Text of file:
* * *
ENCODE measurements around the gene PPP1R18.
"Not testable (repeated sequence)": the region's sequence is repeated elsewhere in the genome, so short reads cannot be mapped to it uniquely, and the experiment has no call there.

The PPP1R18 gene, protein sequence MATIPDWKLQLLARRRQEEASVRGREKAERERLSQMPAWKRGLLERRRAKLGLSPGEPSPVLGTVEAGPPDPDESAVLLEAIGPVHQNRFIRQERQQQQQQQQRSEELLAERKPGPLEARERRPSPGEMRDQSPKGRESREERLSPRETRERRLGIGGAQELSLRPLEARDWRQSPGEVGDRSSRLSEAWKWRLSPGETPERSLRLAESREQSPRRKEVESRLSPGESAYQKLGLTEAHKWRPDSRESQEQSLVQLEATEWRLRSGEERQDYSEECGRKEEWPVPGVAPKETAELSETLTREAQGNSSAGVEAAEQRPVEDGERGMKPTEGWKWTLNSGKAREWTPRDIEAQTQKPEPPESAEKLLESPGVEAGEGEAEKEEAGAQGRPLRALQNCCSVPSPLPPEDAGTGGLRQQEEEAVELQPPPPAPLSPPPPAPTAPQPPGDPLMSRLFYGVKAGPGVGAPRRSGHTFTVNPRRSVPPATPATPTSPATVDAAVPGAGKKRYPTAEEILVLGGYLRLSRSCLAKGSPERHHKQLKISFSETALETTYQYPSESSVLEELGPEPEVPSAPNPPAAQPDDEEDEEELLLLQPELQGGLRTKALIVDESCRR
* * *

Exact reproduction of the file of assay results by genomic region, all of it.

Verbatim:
ENCODE measurements around the gene PPP1R18.
"Not testable (repeated sequence)": the region's sequence is repeated elsewhere in the genome, so short reads cannot be mapped to it uniquely, and the experiment has no call there.

The PPP1R18 gene, protein sequence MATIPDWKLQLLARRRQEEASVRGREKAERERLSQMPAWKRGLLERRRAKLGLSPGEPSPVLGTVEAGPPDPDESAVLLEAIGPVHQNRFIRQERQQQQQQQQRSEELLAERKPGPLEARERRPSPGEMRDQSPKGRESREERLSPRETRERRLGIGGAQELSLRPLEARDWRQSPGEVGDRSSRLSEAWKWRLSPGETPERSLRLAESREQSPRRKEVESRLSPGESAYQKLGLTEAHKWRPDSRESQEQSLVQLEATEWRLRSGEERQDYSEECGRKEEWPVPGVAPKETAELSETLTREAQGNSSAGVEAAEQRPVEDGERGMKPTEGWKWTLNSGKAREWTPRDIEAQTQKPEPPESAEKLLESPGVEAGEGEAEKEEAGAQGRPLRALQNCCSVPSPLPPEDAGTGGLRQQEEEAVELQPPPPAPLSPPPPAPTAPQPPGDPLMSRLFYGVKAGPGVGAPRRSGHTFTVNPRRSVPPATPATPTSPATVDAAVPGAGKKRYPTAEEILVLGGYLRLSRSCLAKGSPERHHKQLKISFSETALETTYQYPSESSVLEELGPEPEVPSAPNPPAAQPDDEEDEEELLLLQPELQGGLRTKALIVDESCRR